The world today is far more connected than it once was. A better-connected world means opportunities for better-paying jobs and better education in other countries are no longer as difficult to find as they used to be. Given that the cost of air travel is now at record lows, more and more people today are living their lives as expats.
There are more expats and migrants today than there have ever been at any other point of history. Estimates of the world expat population vary widely; from 230 million to 50-60 million, depending on semantic differences between the terms “expat” and “migrant”. In either case, it’s clear that a significant portion of the world’s population is living in countries where they are not citizens.
Expats Are at Risk
What a lot of expats themselves don’t really appreciate is they are a population that is significantly at risk. While their relative economic prosperity makes them relatively healthier and happier from a general lifestyle standpoint, they are also at greater risk of from accidents and diseases endemic to their host country.
These risks are particularly acute during the expat’s initial adjustment period, but some risks won’t always significantly taper off with time in-country. This is particularly true of expats from developed countries that move to less developed nations. Traffic accidents, crime, and other human-caused health risks, for example, are a serious issue for expats in South East Asia, where many countries harbor a large Western expat population.
These risks can become especially tragic when they happen outside the scope of the expat’s health insurance coverage. That is if they have any health insurance at all. In many countries, there may not even be any state-sponsored coverage available for expats.
Insurance for Expats Can Be Tricky
Expats who are in the professional workforce can be lucky if their company provides them with some coverage. However, this coverage may not be sufficient for the expat’s needs, particularly if they traveled to their host country with their family.
In many cases, expats may even meet an accident or serious health issue only to discover their company’s health plan or their personal plan did not cover situations outside their home country. Even expats who work for their country’s diplomatic corps may often find that their coverage is insufficient or completely nonexistent for their posting.
Unfortunately, many expats don’t even think about insurance, to begin with. A large portion of the expat population today is composed of retirees living off their pension and savings and many feel that insurance is an unnecessary expense on top of their fixed incomes, especially when they retire in a country with a low cost of living.
However, these expats are also among those who are most at risk. Not only are retirees more likely to encounter health issues, they are statistically speaking, also road risks and are a favored target of criminal elements in some countries.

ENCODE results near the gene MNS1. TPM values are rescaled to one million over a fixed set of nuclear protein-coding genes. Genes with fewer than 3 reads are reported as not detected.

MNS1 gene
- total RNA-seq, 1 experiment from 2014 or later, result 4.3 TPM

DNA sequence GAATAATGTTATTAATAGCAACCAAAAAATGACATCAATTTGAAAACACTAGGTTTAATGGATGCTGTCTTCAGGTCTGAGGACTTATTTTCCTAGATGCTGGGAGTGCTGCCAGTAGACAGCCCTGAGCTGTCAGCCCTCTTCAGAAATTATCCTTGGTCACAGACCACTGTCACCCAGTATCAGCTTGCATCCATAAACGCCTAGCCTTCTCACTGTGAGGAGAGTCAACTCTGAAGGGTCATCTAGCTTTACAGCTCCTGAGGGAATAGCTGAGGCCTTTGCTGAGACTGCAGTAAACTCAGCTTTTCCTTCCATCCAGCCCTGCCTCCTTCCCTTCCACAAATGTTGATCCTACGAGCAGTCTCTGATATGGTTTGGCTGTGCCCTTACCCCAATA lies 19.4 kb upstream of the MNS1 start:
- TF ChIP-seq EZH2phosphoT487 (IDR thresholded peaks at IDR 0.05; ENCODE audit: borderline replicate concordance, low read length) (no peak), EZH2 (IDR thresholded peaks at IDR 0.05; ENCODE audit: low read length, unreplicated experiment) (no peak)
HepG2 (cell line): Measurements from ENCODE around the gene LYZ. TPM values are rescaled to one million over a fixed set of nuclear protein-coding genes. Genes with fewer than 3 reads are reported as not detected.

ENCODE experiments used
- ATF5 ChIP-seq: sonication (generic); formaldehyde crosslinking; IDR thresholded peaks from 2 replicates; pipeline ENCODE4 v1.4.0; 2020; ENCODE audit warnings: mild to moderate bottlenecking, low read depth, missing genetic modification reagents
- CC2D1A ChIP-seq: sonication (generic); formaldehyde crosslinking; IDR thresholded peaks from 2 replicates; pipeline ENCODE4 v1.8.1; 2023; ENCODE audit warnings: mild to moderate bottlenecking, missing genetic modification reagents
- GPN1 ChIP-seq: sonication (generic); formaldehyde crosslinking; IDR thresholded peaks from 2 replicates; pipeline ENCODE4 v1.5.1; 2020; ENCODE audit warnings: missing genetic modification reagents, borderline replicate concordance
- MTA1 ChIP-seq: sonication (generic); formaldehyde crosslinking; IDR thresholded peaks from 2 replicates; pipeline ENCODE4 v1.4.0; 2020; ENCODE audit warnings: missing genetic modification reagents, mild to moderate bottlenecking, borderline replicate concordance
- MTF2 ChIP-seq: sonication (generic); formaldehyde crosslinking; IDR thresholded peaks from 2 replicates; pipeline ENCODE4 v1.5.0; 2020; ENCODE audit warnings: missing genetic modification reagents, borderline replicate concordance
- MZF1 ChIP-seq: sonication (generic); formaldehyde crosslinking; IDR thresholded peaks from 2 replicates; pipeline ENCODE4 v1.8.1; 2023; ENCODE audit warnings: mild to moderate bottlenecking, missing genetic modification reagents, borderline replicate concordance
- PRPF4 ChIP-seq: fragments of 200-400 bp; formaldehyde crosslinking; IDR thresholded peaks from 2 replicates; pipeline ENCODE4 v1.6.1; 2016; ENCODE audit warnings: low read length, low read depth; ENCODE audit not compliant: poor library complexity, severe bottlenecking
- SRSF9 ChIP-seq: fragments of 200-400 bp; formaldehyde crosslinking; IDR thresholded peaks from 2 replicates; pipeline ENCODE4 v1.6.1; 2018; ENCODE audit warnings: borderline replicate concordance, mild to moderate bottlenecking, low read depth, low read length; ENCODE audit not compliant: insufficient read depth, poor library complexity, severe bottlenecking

Not All insurance Plans Offer the Coverage You Need
Regular insurance plans are a good idea, but they may not be the best option for expats. Very few of these plans remain effective outside of a specifically defined country. They may not even be active in remote areas that are technically part of your home country’s territory. In most cases, there will also be penalties for not paying your premiums on time, even if the plan offers no coverage that you can reasonably expect to use.
One option is to get a regular insurance plan in your host country. However, expats who also need to regularly return to their home country will find this kind of plan completely inadequate. This is more true of expats who need to be able to travel to multiple countries as part of their job. Retirees who want to spend time traveling and living multiple countries may also dislike the limitations of such a strategy, and it can get expensive and tedious getting separate plans for each country.
Travel insurance is also completely inadequate for expats, even though these plans are often considered. This type of insurance plan is focused on lost baggage, flight delays, and other similar travel contingencies. There may be some limited medical coverage, including medical evacuations. However, there will be no dental or maternity coverage, nor any coverage for long-term conditions, making travel insurance completely inadequate for expats who may be living in their host country for over a year.
What Kind of Insurance Should Expats Get?
Expats will find they get the best coverage and the lowest premiums by consulting a specialized insurer like Now Health International. Not only will they be able to offer real international health insurance plans with lower premiums, their plans will also tend to give you the types of coverage that will actually be relevant to both your lifestyle and your destination.
We may often balk at the modest expense of finding the right insurance plan for our needs. However, expats face many challenges, and finding the right international health insurance plan can be critical in being able to meet them safely.